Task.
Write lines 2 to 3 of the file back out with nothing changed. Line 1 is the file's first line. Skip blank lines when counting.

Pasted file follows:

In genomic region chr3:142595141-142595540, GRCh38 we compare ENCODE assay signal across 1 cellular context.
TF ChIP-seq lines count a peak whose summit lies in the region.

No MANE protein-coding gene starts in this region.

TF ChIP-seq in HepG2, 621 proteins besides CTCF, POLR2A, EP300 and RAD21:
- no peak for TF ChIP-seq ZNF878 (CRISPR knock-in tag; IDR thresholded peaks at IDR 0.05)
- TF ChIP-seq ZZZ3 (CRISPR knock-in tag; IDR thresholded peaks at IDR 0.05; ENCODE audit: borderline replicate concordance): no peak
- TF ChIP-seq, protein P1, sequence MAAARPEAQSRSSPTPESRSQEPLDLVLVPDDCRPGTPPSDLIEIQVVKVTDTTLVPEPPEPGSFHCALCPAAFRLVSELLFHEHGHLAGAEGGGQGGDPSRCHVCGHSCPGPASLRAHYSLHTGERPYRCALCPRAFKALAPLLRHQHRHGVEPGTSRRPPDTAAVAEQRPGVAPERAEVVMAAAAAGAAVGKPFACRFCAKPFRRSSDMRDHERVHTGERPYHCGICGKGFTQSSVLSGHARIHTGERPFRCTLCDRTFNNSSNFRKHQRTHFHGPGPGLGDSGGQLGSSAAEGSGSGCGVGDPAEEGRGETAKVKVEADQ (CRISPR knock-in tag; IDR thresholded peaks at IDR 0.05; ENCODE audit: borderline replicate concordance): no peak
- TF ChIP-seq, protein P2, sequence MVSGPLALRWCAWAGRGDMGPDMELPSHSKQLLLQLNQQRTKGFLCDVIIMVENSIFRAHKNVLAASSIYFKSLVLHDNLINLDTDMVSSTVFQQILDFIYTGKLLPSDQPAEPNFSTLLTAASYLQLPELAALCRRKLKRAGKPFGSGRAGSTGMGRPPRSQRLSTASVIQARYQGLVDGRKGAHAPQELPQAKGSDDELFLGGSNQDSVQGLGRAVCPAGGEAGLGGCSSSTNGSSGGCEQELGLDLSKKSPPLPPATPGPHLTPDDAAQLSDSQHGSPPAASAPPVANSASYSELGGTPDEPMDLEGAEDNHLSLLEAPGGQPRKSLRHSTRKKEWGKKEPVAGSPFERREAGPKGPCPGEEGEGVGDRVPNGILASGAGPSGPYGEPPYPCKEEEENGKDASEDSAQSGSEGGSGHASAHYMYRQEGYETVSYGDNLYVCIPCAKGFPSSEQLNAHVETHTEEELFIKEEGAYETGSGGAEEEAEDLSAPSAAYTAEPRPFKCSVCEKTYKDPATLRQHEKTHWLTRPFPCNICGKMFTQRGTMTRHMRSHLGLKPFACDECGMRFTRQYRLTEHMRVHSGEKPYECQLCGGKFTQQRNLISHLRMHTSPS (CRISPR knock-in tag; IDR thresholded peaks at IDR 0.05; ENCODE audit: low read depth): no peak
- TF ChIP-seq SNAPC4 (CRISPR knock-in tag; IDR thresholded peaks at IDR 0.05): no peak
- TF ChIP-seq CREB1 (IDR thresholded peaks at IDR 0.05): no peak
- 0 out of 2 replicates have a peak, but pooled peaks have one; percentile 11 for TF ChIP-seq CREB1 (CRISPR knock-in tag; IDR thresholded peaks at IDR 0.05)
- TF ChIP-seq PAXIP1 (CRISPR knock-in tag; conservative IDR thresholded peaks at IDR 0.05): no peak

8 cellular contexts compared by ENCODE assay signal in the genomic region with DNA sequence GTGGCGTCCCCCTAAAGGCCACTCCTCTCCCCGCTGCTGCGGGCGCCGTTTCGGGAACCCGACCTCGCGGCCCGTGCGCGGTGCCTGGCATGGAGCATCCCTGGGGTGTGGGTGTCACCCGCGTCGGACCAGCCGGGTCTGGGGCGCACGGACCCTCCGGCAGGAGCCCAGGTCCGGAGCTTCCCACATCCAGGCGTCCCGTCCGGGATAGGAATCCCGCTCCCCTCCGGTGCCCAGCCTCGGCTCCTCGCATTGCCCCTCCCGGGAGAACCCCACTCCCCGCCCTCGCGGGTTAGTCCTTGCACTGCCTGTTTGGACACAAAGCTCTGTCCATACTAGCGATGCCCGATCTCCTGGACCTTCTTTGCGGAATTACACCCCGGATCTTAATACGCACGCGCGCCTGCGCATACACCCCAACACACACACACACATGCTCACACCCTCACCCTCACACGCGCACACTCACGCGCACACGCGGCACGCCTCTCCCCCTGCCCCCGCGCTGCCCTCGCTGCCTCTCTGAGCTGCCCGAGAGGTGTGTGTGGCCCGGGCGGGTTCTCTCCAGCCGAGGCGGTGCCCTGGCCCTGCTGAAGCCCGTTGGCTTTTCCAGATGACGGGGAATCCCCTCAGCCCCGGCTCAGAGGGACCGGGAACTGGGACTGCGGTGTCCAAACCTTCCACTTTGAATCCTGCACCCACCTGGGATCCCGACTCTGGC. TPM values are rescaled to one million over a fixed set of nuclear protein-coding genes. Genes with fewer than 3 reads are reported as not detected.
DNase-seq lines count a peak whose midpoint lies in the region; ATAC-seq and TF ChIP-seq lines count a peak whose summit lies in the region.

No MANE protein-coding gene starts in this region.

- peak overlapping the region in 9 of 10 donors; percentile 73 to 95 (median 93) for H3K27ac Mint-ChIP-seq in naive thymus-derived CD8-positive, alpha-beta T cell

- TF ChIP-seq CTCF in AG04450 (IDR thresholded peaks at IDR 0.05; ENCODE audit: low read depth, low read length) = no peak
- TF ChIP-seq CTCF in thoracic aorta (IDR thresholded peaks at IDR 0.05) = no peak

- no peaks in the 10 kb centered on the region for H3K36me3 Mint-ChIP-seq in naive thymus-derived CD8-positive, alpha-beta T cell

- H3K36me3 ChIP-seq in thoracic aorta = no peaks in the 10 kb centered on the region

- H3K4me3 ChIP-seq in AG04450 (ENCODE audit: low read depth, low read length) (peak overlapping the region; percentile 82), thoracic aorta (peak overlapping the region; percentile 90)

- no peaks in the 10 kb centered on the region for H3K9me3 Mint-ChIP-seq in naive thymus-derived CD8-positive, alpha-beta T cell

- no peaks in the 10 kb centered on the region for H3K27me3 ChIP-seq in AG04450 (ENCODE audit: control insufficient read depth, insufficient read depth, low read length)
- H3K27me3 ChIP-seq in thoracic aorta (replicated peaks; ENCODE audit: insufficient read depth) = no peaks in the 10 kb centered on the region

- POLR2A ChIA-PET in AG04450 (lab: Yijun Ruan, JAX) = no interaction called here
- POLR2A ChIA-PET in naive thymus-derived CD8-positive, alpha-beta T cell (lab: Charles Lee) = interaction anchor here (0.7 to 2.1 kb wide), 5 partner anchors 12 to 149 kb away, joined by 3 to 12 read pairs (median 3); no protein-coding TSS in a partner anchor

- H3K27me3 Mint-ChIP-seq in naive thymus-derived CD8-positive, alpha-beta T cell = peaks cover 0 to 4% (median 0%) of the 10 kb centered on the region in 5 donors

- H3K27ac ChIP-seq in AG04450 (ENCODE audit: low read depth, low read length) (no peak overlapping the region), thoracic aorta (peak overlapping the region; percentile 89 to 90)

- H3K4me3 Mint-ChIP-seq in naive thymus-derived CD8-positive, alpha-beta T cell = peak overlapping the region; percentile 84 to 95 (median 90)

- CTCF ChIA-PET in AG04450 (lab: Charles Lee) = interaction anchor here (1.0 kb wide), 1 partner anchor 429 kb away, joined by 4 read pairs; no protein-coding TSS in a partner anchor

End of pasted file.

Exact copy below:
TF ChIP-seq lines count a peak whose summit lies in the region.

No MANE protein-coding gene starts in this region.